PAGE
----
Starting Coaching and Mentoring in New Places
To further expand on the most conspicuous problem in many retail and service businesses — that by and large the labor pool doesn't know how to properly service customers — both managers and employees alike need evaluation.
As the old adage goes, “The fish rots from the head down.” Everyone knows there is a genuine and growing customer service problem, because we've all personally been on the receiving ends of poor treatment from both managers and employees at some point while shopping, dining out, hiring contractors, etc. We've all seen managers looking on in stony silence while their employees run amok. Worse yet, sometimes we've received lousy treatment from the men and women who called themselves managers — at least that's what their name badges said. They weren't coaches — that much is obvious.
If commonplace circumstances like these don't cry out for coaching and mentoring — a finely tuned retail and service business version of it — then nothing does. When these types of businesses care enough to commit themselves to bettering both their employees' job satisfaction and customer service at the same time, a coaching approach will be welcomed with open arms into management.
And soon thereafter, just as in the corporate office, the retail and service businesses that go down this managerial pike will get noticed for offering not only a better product or service, but top-notch customer relations as well. But, as noted time and again on these pages, businesses have to commit themselves from top to bottom to coaching and mentoring approaches, or they are not going to happen.
The Best-Foot-Forward Doctrine is something all coaches should bear in mind. It says that employees attempt to make the best first impressions possible by giving their all in interviews and during their first days and weeks on the job. If they unfailingly violate this doctrine, you don't want them around for the days, weeks, and months to come.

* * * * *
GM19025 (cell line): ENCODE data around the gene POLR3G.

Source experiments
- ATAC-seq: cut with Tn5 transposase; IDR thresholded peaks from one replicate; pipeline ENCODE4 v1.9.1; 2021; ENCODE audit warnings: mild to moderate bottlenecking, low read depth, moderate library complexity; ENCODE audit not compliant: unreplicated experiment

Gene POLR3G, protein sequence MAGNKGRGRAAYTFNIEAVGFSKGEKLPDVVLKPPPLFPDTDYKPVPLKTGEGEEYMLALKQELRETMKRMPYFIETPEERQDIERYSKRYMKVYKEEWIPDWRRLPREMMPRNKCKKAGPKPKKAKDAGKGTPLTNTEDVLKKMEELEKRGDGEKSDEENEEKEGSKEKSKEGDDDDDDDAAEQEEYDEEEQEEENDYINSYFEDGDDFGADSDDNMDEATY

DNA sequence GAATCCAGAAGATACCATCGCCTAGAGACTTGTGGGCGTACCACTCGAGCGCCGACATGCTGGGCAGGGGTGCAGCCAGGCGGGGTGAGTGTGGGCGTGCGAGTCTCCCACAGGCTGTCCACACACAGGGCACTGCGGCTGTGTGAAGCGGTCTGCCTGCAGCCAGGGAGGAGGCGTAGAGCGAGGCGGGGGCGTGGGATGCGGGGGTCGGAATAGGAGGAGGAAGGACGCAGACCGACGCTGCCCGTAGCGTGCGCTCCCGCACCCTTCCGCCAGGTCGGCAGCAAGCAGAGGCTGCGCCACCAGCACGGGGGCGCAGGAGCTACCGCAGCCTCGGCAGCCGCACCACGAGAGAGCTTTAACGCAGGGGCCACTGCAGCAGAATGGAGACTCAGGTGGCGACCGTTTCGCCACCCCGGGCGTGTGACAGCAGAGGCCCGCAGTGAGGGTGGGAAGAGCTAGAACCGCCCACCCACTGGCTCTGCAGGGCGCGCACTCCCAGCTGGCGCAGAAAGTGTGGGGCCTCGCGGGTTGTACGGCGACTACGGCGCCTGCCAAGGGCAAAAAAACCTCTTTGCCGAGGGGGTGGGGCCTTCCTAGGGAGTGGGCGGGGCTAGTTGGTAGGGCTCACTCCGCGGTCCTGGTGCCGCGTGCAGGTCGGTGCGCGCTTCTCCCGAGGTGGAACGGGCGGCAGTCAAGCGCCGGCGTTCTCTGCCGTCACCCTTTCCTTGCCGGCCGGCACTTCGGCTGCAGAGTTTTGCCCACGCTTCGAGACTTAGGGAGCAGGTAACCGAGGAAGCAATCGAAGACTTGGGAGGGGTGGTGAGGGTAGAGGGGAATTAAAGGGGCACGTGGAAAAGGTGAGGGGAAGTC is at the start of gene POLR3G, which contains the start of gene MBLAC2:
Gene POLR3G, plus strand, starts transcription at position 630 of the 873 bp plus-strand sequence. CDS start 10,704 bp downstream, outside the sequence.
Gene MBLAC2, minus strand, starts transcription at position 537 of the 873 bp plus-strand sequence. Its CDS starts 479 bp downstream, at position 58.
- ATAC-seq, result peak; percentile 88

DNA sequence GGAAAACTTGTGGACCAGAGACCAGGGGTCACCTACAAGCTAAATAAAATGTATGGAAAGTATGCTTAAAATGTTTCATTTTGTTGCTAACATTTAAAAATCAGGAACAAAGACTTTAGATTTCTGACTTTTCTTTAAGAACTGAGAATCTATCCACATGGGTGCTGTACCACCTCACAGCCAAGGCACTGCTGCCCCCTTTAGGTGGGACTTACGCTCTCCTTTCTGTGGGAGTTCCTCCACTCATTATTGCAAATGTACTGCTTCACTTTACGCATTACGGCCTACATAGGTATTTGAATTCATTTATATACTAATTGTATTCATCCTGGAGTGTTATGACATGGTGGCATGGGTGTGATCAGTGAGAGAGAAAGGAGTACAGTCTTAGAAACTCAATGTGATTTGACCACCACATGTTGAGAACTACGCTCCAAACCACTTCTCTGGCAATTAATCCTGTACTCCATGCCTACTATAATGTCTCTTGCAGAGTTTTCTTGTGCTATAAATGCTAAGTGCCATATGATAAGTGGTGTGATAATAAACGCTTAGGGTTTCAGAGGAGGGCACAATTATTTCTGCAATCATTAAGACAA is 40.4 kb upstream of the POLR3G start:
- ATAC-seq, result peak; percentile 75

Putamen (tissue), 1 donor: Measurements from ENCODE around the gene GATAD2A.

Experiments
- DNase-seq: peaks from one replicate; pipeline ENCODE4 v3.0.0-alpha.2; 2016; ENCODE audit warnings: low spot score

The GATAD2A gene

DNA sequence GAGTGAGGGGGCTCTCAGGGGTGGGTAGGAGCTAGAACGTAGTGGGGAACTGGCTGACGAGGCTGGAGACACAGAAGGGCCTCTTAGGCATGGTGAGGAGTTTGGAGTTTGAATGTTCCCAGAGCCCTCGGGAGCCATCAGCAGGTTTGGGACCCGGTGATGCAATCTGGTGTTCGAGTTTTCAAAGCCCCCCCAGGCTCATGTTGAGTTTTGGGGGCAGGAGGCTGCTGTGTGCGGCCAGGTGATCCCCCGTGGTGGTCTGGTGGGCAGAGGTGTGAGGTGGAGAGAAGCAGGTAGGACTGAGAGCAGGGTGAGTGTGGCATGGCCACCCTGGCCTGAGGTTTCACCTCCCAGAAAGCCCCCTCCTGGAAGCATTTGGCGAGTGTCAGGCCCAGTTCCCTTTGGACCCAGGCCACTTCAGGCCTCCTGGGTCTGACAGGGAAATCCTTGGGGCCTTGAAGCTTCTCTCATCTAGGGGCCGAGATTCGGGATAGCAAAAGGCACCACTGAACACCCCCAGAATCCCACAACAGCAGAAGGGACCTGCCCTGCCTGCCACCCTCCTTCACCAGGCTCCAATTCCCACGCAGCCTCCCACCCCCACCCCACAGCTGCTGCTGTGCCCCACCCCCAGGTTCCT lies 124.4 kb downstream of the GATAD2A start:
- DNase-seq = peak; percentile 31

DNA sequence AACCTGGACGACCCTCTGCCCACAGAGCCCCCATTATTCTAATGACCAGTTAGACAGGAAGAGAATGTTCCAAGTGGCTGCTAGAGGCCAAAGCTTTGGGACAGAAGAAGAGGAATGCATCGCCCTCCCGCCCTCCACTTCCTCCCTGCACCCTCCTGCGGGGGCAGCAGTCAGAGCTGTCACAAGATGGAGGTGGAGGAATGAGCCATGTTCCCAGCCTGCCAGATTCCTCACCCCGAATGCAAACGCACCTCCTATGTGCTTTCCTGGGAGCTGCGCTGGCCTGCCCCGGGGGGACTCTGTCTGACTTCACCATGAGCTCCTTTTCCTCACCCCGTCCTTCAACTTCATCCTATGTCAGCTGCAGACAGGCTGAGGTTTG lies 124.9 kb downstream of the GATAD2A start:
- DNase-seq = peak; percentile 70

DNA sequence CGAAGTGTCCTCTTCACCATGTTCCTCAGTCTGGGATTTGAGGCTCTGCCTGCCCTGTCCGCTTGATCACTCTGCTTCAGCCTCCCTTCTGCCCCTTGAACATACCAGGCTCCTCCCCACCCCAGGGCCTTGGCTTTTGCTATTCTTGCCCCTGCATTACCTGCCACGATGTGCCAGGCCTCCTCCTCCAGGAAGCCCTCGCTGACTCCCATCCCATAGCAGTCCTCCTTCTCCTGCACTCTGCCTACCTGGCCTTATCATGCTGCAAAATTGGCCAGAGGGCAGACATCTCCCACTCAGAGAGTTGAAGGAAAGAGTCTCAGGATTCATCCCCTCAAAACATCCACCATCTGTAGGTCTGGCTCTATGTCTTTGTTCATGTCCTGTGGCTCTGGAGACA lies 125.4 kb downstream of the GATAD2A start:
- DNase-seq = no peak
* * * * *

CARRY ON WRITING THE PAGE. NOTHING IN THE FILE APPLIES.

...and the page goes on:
In franchise operations or department store chains, for example, coaching and mentoring need to be welcomed aboard, yes, but also systematically placed into management at all levels. Senior management in these businesses has got to take the lead and insist upon instituting this new managerial methodology, funneling it all the way down to in-store managers. They've then got to diligently search for the right people to place in these managerial slots — men and women who could assimilate the tenets of coaching — and give them the absolute authority to manage as coaches.
Coaching in the retail and service sector is poised to make the many jobs available there more appealing to employees and would-be employees alike. And better customer service will be the natural by-product of overall job satisfaction and a more healthy work environment. It's a win-win proposition.
The Way We Were
If you're old enough to remember the good old days, you recall when you walked into a store — from the small mom-and-pop sort to the huge department store — and the help was actually helpful. Not too long ago, it was the rule rather than the exception that employees were to behave in a particular way and do certain things in assisting customers. And if they didn't cut the mustard, they were shown the door. And, all the while, managers meticulously enforced comprehensive and unbending customer service policies. So wait a minute! What happened? Did a coaching-style management exist in the past and somehow vanish into the ether? No, not quite.